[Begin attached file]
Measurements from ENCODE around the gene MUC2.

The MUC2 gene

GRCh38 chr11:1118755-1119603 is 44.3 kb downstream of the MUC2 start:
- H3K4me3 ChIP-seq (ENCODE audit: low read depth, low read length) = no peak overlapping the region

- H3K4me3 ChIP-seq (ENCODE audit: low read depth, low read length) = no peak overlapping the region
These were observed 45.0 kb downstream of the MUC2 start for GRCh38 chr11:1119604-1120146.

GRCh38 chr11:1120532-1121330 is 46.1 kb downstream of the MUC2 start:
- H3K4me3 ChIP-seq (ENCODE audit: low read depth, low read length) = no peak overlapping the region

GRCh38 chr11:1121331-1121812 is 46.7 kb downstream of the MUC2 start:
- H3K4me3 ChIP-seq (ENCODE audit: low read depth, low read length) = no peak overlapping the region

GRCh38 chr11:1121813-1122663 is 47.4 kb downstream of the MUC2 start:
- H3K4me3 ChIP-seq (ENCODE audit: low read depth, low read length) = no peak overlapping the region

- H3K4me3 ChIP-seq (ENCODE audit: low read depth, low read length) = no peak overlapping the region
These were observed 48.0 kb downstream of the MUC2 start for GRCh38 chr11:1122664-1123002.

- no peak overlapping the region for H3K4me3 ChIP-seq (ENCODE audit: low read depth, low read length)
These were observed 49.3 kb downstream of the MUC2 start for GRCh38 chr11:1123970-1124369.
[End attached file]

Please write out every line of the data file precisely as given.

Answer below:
Measurements from ENCODE around the gene MUC2.

The MUC2 gene

GRCh38 chr11:1118755-1119603 is 44.3 kb downstream of the MUC2 start:
- H3K4me3 ChIP-seq (ENCODE audit: low read depth, low read length) = no peak overlapping the region

- H3K4me3 ChIP-seq (ENCODE audit: low read depth, low read length) = no peak overlapping the region
These were observed 45.0 kb downstream of the MUC2 start for GRCh38 chr11:1119604-1120146.

GRCh38 chr11:1120532-1121330 is 46.1 kb downstream of the MUC2 start:
- H3K4me3 ChIP-seq (ENCODE audit: low read depth, low read length) = no peak overlapping the region

GRCh38 chr11:1121331-1121812 is 46.7 kb downstream of the MUC2 start:
- H3K4me3 ChIP-seq (ENCODE audit: low read depth, low read length) = no peak overlapping the region

GRCh38 chr11:1121813-1122663 is 47.4 kb downstream of the MUC2 start:
- H3K4me3 ChIP-seq (ENCODE audit: low read depth, low read length) = no peak overlapping the region

- H3K4me3 ChIP-seq (ENCODE audit: low read depth, low read length) = no peak overlapping the region
These were observed 48.0 kb downstream of the MUC2 start for GRCh38 chr11:1122664-1123002.

- no peak overlapping the region for H3K4me3 ChIP-seq (ENCODE audit: low read depth, low read length)
These were observed 49.3 kb downstream of the MUC2 start for GRCh38 chr11:1123970-1124369.